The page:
The Hamilton Effect at Starr
The other night I experienced the smash-hit Broadway musical, Hamilton (for the third time). The 2016 Tony Award winner who took home a massive 11 trophies is still going strong with sold out theaters eight times a week and now in five cities, including Philadelphia where I was lucky to see the show last night. I know many of you are thinking that I am lucky or even spoiled to have seen this show even once! Each time has been its own experience and every time left me yearning for more. How many musicals have you seen where you can say you would want to see it over and over and over again?
Much has been said about why the show has become a phenomenon that draws these kinds of crowds. It’s certainly a scene! There’s a crowd outside the theater when you arrive, there are long lines for merchandise and the bar and the bathroom. And after the show ends, don’t expect to be out the door in less than 15 minutes – which is fine as you need that time to let the show sink in once the company has taken their final bows. And since I walked out the door and drove the 45 minutes home, I thought about how the broad effect this show has had on so many people. And then I started thinking about the effect this show has had on my bus tour company.
550 PEOPLE were lucky enough to see this show through the efforts of Starr. We first ordered our tickets in March! When the first buses sold out, we ordered more in July and another batch in September. All in all, we sent seven busloads full of people of all ages from Central Jersey, Bucks County, and Philadelphia. So many tour guests have sent us their thanks and praised us to be able to offer this tour package and we are thankful to have made so many people happy! We also sent three busloads of 10th graders from a local high school studying a civics curriculum to Hamilton with stops at Philadelphia’s new Museum of the American Revolution as well as the National Constitution Center prior to seeing the show. Talk about experiential learning! WOW! Those were some lucky 15 and 16 year olds – of which my son was one of them. Lucky kid! Every Starr guest was dropped off and picked up right in front of the Forrest Theatre! VIP Service for sure!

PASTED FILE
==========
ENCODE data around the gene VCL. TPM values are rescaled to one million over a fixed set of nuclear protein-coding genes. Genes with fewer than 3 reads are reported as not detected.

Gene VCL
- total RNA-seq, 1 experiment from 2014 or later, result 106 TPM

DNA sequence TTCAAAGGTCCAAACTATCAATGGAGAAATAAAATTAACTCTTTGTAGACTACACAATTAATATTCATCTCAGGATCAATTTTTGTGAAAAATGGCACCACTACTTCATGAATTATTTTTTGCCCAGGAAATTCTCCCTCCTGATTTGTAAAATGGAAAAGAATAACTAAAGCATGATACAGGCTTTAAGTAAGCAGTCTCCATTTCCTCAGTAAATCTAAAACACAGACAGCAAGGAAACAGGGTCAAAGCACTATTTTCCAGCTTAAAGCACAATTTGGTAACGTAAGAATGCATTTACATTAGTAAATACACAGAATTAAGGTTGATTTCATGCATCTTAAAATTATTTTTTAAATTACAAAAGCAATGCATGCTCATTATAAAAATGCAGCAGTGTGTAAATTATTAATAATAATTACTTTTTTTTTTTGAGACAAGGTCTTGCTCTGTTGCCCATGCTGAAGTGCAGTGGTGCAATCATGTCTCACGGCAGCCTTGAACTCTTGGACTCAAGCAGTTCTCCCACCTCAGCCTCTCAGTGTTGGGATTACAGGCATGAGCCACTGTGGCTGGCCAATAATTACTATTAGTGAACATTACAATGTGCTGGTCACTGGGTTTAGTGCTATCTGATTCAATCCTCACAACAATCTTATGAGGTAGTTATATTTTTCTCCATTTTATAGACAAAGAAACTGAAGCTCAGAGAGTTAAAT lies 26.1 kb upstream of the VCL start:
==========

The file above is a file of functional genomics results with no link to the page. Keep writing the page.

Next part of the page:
Positano Coast by Aldo Lamberti is the restaurant we brought our tour guests to for a wonderful dinner before the show. Thanks to the show coming to Philadelphia, Positano Coast fed 400 additional hungry theatre-goers who had a choice of Salmon Scampi, Chicken Marsala, and Penne Primavera all served with Ciabatta Bread, Mixed Green Salad, Dessert and Beverage Service. Yum! And the restaurant was founded and started by immigrants – just like Alexander Hamilton.
22 ELATED STARR STAFF were able to see the show in Philly. 7 Tour Directors got to see it for free since they escorted each of the 7 buses. And 15 additional staffers used our generous employee discount to see the show! Many brought friends and family! One of the many great perks of working for Starr!
A NEW TOUR DEVELOPED AROUND HAMILTON: In 2017, our Tour Development team developed a tour program called Alexander Hamilton’s Footsteps. Three busloads of tour guests were lucky enough to experience the following destinations in Elizabeth, NJ and learned about their relationships to Hamilton:
Liberty Hall, a mansion that welcomed many distinguished guests, such as Alexander Hamilton, George and Martha Washington, Presidents Ulysses S. Grant, William Howard Taft, Herbert Hoover, Gerald Ford, and George Herbert Walker Bush.
Snyder Academy of Elizabethtown, one of the oldest and most historic sites in New Jersey. The Old Academy School was attended by Alexander Hamilton and Aaron Burr. Burr attended the school several years before Hamilton. However, Burr spent time in Elizabethtown during 1773 while Hamilton was a student here, so it is possible, but uncertain, that they may have met at that time.
Boxwood Hall where Hamilton was a frequent visitor and developed a friendship with the Boudinots that would last his lifetime.
NO CONNECTION HERE: Starr’s Headquarters is located in Hamilton, NJ – but alas, this relates to John Hamilton, who served as acting governor of the Province of New Jersey from 1736–1738 and from 1746–1747. No connection to Alexander here!
There is no doubt that this musically told story of an impoverished immigrant who went on to shape the very nature of this country will win your heart and mind like it did mine! So how do you relate to Hamilton? Do you have a rapper grandfather? What stories do you know that blend music and history?